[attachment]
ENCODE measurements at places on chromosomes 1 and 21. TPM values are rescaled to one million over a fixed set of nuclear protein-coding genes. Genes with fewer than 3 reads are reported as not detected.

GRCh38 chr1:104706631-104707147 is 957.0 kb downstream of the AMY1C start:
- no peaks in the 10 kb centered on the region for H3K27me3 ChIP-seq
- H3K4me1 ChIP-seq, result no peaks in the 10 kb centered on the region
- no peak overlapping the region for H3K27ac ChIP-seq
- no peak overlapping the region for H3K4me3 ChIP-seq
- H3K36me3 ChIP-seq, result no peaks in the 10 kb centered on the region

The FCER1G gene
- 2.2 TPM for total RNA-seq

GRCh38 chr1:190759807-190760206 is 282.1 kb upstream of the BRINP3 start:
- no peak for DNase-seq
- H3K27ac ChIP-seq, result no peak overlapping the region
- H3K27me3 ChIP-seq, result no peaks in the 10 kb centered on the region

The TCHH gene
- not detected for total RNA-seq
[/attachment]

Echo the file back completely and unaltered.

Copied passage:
ENCODE measurements at places on chromosomes 1 and 21. TPM values are rescaled to one million over a fixed set of nuclear protein-coding genes. Genes with fewer than 3 reads are reported as not detected.

GRCh38 chr1:104706631-104707147 is 957.0 kb downstream of the AMY1C start:
- no peaks in the 10 kb centered on the region for H3K27me3 ChIP-seq
- H3K4me1 ChIP-seq, result no peaks in the 10 kb centered on the region
- no peak overlapping the region for H3K27ac ChIP-seq
- no peak overlapping the region for H3K4me3 ChIP-seq
- H3K36me3 ChIP-seq, result no peaks in the 10 kb centered on the region

The FCER1G gene
- 2.2 TPM for total RNA-seq

GRCh38 chr1:190759807-190760206 is 282.1 kb upstream of the BRINP3 start:
- no peak for DNase-seq
- H3K27ac ChIP-seq, result no peak overlapping the region
- H3K27me3 ChIP-seq, result no peaks in the 10 kb centered on the region

The TCHH gene
- not detected for total RNA-seq